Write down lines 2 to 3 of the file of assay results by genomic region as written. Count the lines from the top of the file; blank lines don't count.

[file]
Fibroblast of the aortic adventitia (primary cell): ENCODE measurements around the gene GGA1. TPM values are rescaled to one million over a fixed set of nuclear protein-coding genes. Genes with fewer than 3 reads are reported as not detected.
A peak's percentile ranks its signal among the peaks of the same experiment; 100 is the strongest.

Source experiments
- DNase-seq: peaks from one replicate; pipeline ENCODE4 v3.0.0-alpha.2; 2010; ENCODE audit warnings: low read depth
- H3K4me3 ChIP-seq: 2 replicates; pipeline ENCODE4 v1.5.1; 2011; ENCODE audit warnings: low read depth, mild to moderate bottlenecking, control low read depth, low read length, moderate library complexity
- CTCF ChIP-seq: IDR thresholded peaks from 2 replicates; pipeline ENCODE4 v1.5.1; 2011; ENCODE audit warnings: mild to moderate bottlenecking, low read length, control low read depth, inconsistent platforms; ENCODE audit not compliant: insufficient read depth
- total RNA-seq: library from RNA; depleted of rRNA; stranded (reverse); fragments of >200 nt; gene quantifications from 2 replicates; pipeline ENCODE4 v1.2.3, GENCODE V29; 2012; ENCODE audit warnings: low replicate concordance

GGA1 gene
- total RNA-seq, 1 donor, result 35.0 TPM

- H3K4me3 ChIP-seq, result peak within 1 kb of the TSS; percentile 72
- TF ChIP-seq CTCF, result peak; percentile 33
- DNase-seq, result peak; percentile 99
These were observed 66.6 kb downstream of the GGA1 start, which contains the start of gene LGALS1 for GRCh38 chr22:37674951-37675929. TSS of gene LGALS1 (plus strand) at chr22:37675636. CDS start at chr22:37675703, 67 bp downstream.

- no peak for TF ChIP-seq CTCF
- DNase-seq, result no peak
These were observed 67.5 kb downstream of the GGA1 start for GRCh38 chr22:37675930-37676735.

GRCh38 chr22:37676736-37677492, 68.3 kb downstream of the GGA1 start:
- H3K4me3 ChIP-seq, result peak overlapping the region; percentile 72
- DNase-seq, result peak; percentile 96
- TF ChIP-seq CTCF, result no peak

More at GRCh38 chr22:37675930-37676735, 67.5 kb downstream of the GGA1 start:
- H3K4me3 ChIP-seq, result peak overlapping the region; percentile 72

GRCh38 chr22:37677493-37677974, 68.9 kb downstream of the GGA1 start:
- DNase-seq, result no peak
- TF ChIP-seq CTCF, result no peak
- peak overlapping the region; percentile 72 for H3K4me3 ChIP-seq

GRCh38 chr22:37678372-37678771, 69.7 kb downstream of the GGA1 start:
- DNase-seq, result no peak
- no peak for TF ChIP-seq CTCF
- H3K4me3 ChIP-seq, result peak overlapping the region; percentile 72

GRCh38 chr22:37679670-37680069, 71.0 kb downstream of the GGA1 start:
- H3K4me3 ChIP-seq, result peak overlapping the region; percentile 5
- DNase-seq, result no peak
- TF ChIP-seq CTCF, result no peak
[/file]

A peak's percentile ranks its signal among the peaks of the same experiment; 100 is the strongest.

Source experiments